using the Font Lock mechanism.
* Multiline Font Lock::     How to coerce Font Lock into properly
                              highlighting multiline constructs.

Multiline Font Lock Constructs

* Font Lock Multiline::     Marking multiline chunks with a text property
* Region to Fontify::       Controlling which region gets refontified
                              after a buffer change.


* Documentation Basics::    Good style for doc strings.
                              Where to put them.  How Emacs stores them.
* Accessing Documentation:: How Lisp programs can access doc strings.
* Keys in Documentation::   Substituting current key bindings.
* Describing Characters::   Making printable descriptions of
                              non-printing characters and key sequences.
* Help Functions::          Subroutines used by Emacs help facilities.


* Visiting Files::          Reading files into Emacs buffers for editing.
* Saving Buffers::          Writing changed buffers back into files.
* Reading from Files::      Reading files into other buffers.
* Writing to Files::        Writing new files from parts of buffers.
* File Locks::              Locking and unlocking files, to prevent
                              simultaneous editing by two people.
* Information about Files:: Testing existence, accessibility, size of files.
* Changing Files::          Renaming files, changing protection, etc.
* File Names::              Decomposing and expanding file names.
* Contents of Directories:: Getting a list of the files in a directory.
* Create/Delete Dirs::	    Creating and Deleting Directories.
* Magic File Names::	    Defining "magic" special handling
			      for certain file names.
* Format Conversion::       Conversion to and from various file formats.

Visiting Files

* Visiting Functions::      The usual interface functions for visiting.
* Subroutines of Visiting:: Lower-level subroutines that they use.

Information about Files

* Testing Accessibility::   Is a given file readable?  Writable?
* Kinds of Files::          Is it a directory?  A symbolic link?
* Truenames::		    Eliminating symbolic links from a file name.
* File Attributes::         How large is it?  Any other names?  Etc.
* Locating Files::          How to find a file in standard places.

File Names

* File Name Components::    The directory part of a file name, and the rest.
* Relative File Names::     Some file names are relative to a
                              current directory.
* Directory Names::         A directory's name as a directory
                              is different from its name as a file.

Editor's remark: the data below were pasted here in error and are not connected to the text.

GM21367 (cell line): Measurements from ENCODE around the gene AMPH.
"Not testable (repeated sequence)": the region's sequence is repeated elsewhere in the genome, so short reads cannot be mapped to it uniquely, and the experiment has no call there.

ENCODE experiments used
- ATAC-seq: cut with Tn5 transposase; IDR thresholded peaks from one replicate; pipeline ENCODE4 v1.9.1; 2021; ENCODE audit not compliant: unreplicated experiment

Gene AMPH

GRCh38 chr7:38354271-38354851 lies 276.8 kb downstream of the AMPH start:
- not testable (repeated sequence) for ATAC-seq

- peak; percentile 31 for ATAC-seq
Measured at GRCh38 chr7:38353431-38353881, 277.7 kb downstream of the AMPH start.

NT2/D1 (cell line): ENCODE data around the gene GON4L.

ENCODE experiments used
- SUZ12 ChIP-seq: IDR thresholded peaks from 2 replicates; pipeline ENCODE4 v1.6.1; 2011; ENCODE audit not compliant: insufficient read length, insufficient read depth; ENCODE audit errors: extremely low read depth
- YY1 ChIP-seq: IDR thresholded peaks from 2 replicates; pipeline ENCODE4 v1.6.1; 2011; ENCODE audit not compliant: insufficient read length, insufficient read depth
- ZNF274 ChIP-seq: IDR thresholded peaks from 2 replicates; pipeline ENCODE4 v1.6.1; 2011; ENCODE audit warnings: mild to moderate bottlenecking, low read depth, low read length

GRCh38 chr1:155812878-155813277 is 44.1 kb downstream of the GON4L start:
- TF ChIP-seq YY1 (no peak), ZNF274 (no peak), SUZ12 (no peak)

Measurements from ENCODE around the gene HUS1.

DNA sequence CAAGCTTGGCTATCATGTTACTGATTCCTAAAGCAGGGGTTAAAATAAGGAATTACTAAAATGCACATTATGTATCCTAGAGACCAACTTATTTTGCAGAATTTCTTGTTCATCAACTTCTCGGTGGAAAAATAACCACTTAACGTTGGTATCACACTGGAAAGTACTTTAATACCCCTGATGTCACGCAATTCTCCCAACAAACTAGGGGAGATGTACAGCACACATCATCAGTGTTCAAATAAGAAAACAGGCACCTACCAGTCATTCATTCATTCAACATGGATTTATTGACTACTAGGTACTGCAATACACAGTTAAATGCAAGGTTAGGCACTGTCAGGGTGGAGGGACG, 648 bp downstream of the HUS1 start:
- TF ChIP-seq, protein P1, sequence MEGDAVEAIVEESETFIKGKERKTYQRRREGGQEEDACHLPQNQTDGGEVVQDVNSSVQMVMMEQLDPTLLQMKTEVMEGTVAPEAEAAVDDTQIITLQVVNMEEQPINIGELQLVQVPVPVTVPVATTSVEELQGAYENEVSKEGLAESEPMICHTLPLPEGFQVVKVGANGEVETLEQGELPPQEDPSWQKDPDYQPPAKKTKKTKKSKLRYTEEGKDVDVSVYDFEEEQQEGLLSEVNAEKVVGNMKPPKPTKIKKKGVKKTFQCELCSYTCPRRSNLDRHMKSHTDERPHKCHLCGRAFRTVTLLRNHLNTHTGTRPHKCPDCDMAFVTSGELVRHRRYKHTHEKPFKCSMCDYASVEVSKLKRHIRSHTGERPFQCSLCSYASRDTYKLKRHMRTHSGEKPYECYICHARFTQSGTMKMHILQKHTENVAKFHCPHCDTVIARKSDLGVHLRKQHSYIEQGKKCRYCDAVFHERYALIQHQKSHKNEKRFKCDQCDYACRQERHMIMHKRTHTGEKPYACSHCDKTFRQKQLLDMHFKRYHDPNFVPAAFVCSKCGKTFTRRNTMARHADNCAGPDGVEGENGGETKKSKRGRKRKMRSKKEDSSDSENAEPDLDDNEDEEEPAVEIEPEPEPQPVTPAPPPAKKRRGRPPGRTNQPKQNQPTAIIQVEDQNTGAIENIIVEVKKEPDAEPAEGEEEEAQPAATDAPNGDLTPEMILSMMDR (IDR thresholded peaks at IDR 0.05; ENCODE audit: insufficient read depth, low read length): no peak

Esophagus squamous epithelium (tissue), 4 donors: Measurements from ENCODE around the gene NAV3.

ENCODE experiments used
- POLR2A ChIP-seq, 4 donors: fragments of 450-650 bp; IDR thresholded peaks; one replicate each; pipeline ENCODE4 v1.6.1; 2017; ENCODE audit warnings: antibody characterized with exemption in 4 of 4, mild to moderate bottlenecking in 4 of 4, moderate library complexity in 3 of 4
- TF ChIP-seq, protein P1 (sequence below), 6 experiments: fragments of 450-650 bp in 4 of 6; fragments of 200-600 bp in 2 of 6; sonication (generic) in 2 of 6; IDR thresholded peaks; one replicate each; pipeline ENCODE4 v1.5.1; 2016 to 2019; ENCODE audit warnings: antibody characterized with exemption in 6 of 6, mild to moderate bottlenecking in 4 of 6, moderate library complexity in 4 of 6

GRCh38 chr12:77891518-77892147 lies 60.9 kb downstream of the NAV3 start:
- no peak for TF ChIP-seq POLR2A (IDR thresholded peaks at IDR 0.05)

* File Name Expansion::     Converting relative file names to absolute ones.
* Unique File Names::       Generating names for temporary files.
* File Name Completion::    Finding the completions for a given file name.
* Standard File Names::     If your package uses a fixed file name,
                              how to handle various operating systems simply.

Backups and Auto-Saving

* Backup Files::            How backup files are made; how their names
                              are chosen.
* Auto-Saving::             How auto-save files are made; how their
                              names are chosen.
* Reverting::               @code{revert-buffer}, and how to customize
                              what it does.

Backup Files

* Making Backups::          How Emacs makes backup files, and when.
* Rename or Copy::          Two alternatives: renaming the old file
                              or copying it.
* Numbered Backups::        Keeping multiple backups for each source file.
* Backup Names::            How backup file names are computed; customization.


* Buffer Basics::           What is a buffer?
* Current Buffer::          Designating a buffer as current
                              so primitives will access its contents.
* Buffer Names::            Accessing and changing buffer names.
* Buffer File Name::        The buffer file name indicates which file
                              is visited.
* Buffer Modification::     A buffer is @dfn{modified} if it needs to be saved.
* Modification Time::       Determining whether the visited file was changed
                              ``behind Emacs's back''.
* Read Only Buffers::       Modifying text is not allowed in a
                              read-only buffer.
* The Buffer List::         How to look at all the existing buffers.
* Creating Buffers::        Functions that create buffers.
* Killing Buffers::         Buffers exist until explicitly killed.
* Indirect Buffers::        An indirect buffer shares text with some
                              other buffer.
* Buffer Gap::              The gap in the buffer.


* Basic Windows::           Basic information on using windows.
* Splitting Windows::       Splitting one window into two windows.
* Deleting Windows::        Deleting a window gives its space to other windows.
* Selecting Windows::       The selected window is the one that you edit in.
* Cyclic Window Ordering::  Moving around the existing windows.
* Buffers and Windows::     Each window displays the contents of a buffer.
* Displaying Buffers::      Higher-level functions for displaying a buffer